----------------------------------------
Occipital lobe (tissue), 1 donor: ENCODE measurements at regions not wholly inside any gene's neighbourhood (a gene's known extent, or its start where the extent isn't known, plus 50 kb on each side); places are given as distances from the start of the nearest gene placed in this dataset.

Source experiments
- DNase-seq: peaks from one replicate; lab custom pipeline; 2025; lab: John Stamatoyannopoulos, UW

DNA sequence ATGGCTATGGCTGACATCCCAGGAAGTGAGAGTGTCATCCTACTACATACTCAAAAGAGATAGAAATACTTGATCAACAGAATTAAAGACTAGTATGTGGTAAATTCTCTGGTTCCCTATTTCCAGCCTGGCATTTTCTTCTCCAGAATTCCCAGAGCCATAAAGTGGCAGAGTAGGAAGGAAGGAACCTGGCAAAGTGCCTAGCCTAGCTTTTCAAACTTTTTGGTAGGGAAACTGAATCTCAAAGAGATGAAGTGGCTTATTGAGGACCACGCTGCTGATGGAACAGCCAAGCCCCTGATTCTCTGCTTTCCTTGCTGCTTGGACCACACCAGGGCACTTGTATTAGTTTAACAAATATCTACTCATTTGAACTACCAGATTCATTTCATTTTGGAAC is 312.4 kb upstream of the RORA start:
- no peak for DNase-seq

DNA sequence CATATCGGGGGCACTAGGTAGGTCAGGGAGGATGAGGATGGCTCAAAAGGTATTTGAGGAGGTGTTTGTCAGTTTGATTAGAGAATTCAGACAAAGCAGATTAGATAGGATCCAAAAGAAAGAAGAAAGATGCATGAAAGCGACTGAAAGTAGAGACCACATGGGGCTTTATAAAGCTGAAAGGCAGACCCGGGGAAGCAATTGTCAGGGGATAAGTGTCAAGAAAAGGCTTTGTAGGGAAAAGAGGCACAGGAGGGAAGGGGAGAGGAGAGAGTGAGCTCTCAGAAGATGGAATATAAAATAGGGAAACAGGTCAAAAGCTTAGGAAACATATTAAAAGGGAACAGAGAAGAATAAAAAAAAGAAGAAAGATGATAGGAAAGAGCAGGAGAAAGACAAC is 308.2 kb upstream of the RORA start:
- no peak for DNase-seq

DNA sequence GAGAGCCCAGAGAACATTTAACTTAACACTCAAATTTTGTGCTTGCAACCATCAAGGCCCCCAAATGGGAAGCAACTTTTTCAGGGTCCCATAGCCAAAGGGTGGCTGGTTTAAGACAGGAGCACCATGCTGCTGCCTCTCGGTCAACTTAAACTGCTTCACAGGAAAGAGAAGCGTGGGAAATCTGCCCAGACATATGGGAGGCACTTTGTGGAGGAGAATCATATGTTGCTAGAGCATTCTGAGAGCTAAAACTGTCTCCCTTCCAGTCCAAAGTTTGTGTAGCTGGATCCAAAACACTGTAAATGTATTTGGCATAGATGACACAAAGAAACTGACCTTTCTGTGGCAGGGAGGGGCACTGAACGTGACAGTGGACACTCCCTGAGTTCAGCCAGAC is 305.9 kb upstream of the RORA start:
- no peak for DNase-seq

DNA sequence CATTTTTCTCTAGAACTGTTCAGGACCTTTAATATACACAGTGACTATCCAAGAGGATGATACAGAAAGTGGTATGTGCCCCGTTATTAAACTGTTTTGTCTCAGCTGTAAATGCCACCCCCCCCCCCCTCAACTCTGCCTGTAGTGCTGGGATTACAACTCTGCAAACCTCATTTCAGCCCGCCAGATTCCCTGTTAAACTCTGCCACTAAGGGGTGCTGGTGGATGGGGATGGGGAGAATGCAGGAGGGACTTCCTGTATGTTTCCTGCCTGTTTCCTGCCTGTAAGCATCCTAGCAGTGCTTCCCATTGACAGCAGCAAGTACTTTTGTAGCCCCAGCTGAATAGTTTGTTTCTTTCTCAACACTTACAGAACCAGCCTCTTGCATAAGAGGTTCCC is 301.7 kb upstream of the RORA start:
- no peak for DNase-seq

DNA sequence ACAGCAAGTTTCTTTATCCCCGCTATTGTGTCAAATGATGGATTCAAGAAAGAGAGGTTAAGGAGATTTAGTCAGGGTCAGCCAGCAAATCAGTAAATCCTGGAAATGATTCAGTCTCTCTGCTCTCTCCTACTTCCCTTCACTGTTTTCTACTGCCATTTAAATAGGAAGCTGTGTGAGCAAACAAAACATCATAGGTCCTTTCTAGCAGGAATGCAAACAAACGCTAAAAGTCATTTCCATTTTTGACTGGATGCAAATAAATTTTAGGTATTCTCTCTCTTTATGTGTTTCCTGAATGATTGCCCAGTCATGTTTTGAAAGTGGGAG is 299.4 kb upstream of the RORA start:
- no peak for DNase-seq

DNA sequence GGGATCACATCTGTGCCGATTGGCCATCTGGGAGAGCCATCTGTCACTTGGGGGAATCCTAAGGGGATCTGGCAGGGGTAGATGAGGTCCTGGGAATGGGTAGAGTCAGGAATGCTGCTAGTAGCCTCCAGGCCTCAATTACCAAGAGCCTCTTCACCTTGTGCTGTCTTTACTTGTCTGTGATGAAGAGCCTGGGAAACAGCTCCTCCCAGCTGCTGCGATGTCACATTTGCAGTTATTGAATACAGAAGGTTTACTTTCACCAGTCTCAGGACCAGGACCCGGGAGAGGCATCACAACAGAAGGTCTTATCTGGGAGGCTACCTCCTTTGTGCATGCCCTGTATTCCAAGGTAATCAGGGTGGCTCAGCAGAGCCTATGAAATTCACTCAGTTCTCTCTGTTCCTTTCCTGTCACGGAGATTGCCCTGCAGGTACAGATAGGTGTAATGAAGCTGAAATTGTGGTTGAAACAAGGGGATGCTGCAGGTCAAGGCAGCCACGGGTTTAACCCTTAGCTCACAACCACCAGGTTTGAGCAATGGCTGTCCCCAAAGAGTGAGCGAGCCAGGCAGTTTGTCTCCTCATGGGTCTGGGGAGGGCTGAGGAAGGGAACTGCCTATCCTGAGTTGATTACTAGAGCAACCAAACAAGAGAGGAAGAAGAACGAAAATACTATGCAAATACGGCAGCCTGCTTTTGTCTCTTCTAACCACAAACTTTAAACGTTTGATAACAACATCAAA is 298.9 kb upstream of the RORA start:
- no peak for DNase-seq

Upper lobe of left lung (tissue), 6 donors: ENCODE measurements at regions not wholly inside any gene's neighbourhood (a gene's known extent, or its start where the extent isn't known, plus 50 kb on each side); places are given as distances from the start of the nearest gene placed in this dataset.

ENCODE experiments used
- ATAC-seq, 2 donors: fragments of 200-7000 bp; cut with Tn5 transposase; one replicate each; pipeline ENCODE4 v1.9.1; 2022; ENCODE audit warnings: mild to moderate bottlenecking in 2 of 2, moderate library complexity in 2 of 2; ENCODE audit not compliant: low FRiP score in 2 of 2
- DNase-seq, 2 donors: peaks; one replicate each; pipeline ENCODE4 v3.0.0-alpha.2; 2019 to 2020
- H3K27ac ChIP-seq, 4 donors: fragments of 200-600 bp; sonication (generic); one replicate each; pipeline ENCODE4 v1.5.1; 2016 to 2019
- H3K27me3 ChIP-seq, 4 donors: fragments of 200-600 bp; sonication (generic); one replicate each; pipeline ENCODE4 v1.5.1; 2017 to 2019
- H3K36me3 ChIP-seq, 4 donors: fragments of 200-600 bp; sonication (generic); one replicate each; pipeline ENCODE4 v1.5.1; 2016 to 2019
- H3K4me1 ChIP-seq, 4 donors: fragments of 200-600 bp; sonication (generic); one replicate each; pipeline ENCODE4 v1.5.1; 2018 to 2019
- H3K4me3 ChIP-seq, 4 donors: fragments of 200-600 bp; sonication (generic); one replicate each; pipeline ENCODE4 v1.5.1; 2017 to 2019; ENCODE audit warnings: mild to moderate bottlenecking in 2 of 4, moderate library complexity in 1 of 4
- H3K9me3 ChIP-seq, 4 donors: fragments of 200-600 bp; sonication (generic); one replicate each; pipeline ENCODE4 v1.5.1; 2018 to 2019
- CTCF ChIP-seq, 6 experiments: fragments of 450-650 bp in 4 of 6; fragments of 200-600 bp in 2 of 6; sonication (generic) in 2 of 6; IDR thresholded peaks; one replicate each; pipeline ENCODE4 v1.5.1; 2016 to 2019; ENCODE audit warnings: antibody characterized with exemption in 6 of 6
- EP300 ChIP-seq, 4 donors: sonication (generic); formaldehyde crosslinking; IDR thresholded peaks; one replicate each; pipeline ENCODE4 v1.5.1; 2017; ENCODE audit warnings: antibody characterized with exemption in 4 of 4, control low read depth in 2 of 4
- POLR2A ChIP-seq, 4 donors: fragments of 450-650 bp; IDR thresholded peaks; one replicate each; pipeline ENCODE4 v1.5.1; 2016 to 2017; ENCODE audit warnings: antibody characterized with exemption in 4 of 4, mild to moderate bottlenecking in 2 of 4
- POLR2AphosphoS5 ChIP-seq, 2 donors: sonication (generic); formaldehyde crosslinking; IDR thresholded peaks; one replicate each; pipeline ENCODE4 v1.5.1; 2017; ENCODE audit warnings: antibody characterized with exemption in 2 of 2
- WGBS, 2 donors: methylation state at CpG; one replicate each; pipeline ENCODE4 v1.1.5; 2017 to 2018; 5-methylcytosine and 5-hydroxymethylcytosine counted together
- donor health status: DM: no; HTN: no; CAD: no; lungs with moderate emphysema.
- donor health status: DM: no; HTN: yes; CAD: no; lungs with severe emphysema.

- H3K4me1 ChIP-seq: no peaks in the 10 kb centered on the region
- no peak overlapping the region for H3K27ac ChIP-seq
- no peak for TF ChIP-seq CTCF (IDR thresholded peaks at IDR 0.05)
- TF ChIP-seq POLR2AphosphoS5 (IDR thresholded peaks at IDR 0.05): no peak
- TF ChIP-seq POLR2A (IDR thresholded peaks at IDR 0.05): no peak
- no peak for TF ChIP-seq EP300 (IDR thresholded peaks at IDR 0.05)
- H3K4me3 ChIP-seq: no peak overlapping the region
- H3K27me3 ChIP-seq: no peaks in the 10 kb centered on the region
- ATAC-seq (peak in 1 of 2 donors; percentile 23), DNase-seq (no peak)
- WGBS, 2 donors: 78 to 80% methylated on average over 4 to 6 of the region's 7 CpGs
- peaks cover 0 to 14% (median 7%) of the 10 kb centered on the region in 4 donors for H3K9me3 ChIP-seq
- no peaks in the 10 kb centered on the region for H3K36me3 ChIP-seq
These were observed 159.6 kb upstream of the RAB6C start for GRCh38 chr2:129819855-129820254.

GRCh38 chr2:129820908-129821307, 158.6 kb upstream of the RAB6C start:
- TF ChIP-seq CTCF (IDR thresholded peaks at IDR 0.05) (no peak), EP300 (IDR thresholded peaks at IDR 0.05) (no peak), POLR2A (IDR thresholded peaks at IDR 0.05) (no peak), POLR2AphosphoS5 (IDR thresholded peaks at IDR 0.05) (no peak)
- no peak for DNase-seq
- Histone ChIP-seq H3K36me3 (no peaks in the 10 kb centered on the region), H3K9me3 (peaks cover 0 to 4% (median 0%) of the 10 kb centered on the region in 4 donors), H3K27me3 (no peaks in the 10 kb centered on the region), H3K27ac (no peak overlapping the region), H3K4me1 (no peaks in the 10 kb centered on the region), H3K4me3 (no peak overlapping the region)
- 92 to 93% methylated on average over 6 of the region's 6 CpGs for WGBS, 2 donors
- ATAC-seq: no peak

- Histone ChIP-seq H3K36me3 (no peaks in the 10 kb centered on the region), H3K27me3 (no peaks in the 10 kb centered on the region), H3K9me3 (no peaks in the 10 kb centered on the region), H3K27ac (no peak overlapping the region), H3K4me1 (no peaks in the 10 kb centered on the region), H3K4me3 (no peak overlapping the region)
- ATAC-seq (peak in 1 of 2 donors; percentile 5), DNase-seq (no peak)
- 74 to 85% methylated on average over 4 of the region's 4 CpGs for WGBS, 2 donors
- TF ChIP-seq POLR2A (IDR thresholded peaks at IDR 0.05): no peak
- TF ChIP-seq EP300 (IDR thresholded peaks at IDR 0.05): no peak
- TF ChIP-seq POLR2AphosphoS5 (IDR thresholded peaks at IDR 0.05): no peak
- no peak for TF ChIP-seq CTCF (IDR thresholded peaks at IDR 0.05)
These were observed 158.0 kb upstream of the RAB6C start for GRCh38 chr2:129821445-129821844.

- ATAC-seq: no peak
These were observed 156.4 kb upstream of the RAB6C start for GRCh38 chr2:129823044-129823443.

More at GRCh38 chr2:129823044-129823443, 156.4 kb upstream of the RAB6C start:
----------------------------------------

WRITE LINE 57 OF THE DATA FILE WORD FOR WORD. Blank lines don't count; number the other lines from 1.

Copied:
- TF ChIP-seq POLR2AphosphoS5 (IDR thresholded peaks at IDR 0.05): no peak